LI seen lagging in venture capital deals
At a recent meeting with Newsday business editors and reporters at the paper's offices in Melville, Long Island venture capitalist Mark Fasciano was asked whether the region is even on the radar screens of VC firms across the country.
"Nope," said Fasciano. "Not yet."
The candid comment by Fasciano, founder of the Jericho-based VC firm Canrock Ventures, is supported by a report issued in early May from a Manhattan-based policy organization, the Center for an Urban Future. The report said Manhattan, in particular, is going gangbusters when it comes to attracting venture capital and new Internet start-ups.
According to the report, 486 digital start-ups have been formed in New York City since 2007 that have received funding from venture capitalists or other outsiders. The number of VC deals overall rose by 32 percent in the city during the same period, the report said. In Silicon Valley the number of such deals actually declined over that time.
"So many of the trends in technology today really play to New York City's strength," said center director Jonathan Bowles. "It used to be about actually building technologies, but today so many [tech] companies are applying technology to traditional industries like fashion, advertising and finance," all areas where New York City is strong.
So where is Long Island in all of this?
Last year, the Long Island Association started a program, Accelerate Long Island, to take research from the Island's labs and universities and encourage entrepreneurs to develop it into businesses. Additionally, the new Long Island Angel Network introduces start-up companies to investors. Fasciano and the LIA and others are trying to develop a business incubator called Thought Box in Hicksville, where mostly young tech executives could work and congregate to share ideas.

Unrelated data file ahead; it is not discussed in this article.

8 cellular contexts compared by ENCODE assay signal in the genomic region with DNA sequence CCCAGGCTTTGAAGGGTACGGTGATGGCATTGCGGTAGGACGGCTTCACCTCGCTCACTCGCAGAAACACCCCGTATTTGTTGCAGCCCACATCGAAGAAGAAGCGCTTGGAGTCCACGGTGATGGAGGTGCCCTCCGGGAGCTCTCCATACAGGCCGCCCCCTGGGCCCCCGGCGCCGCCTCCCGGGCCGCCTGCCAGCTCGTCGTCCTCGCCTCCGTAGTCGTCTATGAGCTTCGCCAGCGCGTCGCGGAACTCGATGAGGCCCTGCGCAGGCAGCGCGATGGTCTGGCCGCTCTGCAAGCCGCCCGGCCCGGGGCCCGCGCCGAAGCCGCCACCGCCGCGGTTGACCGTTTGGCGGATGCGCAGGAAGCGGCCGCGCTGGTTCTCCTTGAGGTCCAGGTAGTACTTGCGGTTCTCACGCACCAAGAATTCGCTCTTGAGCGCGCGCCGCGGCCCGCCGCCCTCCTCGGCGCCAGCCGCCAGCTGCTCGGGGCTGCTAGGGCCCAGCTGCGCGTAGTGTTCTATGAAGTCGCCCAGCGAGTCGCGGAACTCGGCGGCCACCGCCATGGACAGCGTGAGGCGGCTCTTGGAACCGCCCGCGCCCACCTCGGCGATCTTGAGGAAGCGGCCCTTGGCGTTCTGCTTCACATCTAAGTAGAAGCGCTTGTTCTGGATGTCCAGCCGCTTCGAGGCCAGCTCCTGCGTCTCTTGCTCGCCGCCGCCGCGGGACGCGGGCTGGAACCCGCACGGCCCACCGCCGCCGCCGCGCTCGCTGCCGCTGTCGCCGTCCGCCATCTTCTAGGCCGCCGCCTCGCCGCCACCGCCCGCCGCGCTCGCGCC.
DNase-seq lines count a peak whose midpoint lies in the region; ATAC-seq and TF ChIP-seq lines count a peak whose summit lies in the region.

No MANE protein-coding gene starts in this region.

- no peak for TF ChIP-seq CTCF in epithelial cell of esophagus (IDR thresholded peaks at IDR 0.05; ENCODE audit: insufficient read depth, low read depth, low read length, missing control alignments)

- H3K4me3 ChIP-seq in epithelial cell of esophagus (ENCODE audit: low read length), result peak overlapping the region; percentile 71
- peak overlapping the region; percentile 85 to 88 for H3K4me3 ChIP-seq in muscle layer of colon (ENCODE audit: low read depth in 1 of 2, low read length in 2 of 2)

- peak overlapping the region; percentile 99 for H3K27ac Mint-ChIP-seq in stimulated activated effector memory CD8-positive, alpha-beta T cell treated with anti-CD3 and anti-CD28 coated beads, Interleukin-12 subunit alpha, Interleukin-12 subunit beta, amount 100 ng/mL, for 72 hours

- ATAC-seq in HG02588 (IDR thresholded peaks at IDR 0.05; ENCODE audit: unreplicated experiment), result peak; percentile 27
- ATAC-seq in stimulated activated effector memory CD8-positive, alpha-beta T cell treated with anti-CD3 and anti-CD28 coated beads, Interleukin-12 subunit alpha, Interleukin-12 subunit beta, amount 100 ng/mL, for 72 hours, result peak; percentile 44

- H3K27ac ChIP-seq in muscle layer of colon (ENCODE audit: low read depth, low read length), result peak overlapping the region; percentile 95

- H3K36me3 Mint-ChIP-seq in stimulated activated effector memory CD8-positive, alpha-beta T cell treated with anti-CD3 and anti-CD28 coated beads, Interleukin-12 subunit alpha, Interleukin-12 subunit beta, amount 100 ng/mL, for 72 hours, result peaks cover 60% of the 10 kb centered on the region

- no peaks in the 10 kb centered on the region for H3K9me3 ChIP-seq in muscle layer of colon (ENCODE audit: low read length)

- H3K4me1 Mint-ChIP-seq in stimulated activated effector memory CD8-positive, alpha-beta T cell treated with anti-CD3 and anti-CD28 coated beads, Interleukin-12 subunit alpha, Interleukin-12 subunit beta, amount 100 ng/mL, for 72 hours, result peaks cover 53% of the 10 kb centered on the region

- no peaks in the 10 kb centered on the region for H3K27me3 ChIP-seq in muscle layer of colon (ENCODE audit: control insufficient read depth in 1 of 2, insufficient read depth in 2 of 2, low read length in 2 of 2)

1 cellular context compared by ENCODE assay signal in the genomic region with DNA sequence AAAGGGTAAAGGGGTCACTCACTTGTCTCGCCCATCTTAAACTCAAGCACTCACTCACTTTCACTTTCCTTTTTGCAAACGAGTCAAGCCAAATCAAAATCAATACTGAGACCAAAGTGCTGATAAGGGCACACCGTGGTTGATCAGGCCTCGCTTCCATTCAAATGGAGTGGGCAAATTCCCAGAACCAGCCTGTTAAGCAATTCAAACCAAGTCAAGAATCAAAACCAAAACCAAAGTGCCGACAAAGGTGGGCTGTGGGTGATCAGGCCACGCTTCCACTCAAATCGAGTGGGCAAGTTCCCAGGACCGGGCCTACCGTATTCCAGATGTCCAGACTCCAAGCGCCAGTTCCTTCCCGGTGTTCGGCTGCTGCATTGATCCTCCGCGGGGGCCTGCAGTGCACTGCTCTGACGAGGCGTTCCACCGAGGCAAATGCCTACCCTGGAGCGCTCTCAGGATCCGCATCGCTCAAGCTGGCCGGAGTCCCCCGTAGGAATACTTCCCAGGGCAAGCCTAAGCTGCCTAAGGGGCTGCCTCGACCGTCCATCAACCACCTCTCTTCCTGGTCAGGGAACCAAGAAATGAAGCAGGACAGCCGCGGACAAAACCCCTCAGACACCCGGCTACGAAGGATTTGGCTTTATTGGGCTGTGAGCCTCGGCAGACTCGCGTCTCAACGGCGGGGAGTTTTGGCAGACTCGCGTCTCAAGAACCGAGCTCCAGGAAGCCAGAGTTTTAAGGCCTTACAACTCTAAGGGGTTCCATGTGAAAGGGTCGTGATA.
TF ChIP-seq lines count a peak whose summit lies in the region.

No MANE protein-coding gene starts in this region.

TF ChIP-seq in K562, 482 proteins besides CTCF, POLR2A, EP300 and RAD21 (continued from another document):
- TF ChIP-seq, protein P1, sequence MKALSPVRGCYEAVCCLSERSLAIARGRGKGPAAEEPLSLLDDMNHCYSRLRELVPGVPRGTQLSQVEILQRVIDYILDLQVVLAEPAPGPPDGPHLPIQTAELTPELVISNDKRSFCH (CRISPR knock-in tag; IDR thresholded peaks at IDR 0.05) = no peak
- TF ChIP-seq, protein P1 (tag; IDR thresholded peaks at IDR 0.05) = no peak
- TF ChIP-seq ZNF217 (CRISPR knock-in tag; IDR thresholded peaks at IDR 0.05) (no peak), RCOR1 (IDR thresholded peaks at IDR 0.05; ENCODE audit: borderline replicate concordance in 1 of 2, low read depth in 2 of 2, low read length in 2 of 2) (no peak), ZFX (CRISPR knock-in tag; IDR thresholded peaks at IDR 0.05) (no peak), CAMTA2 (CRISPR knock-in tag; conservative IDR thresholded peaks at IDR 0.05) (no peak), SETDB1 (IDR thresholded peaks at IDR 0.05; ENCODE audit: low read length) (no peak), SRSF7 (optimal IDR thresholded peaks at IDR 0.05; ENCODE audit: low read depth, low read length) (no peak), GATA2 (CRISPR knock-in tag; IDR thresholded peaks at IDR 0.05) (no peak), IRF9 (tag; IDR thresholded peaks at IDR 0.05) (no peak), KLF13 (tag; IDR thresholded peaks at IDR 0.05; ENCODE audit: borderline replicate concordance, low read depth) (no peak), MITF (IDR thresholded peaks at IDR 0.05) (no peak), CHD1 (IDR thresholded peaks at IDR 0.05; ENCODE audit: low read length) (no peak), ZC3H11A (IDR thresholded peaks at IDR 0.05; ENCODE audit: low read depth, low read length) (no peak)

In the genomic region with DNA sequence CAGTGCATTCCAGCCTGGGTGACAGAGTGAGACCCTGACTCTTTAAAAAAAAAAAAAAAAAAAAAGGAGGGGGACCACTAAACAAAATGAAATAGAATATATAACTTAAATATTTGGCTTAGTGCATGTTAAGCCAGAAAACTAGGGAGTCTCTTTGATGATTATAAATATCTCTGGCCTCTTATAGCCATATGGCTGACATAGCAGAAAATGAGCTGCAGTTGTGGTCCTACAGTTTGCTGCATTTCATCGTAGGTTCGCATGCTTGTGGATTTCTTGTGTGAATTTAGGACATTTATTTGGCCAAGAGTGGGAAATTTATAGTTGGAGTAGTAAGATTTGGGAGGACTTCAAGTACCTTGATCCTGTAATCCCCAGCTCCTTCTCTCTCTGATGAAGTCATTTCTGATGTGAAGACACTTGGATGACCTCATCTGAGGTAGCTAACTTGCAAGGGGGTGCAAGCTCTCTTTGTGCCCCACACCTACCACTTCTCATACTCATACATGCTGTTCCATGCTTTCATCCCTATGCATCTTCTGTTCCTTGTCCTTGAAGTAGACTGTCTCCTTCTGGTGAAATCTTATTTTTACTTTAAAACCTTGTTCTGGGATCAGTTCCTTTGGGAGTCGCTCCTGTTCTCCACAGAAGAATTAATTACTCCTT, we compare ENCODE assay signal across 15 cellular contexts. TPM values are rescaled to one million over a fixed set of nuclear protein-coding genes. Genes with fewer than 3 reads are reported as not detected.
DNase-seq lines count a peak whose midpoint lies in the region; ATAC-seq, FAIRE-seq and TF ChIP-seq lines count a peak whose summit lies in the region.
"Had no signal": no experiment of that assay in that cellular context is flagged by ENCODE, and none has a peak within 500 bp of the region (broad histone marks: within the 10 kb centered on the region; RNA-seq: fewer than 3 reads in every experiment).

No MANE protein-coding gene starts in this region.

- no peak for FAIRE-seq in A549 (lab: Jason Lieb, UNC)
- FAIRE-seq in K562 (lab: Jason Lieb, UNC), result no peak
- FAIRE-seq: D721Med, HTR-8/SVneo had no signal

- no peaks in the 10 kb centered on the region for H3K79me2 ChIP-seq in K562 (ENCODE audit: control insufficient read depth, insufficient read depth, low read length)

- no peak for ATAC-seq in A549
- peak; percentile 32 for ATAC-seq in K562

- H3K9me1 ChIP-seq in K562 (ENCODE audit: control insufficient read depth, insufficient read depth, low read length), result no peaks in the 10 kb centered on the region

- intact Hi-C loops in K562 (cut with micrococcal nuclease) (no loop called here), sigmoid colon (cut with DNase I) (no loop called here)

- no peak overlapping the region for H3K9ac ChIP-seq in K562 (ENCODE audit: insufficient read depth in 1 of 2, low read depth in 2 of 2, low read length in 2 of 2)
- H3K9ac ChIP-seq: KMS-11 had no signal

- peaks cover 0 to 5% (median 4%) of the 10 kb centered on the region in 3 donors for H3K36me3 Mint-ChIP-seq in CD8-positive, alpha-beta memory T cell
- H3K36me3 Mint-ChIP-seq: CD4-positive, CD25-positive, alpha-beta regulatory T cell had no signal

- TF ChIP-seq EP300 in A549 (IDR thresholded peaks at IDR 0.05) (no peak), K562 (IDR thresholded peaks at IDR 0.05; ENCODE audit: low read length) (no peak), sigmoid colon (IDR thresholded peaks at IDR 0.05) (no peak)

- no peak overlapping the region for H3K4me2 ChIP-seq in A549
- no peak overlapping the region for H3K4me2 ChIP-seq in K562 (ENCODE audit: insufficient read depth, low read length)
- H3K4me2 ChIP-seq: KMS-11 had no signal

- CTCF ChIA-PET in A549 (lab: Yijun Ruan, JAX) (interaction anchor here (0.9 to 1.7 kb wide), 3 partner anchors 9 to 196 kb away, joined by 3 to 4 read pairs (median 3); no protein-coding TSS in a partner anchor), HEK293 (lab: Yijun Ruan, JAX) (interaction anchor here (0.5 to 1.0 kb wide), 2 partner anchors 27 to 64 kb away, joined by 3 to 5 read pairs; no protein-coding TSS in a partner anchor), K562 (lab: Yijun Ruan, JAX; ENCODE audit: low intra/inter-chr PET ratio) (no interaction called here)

Still, Michael Faltischek, board chairman of the Angel Network, said the Island is "at the entry level" when it comes to attracting venture capital and Internet companies. "We've been playing catch-up for five years," Faltischek said.
VC deals have been few on the Island, according to the MoneyTree Report by PricewaterhouseCoopers and the National Venture Capital Association. There were only two reported in this year's first quarter, worth $2.2 million, compared with 75 in the city, worth $378 million.
But Long Island "can make gains," said Bowles, by developing concepts like the Thought Box. LIA president Kevin Law said he is encouraged.
"The better New York City does means that there will be more people looking for opportunities out here," Law said.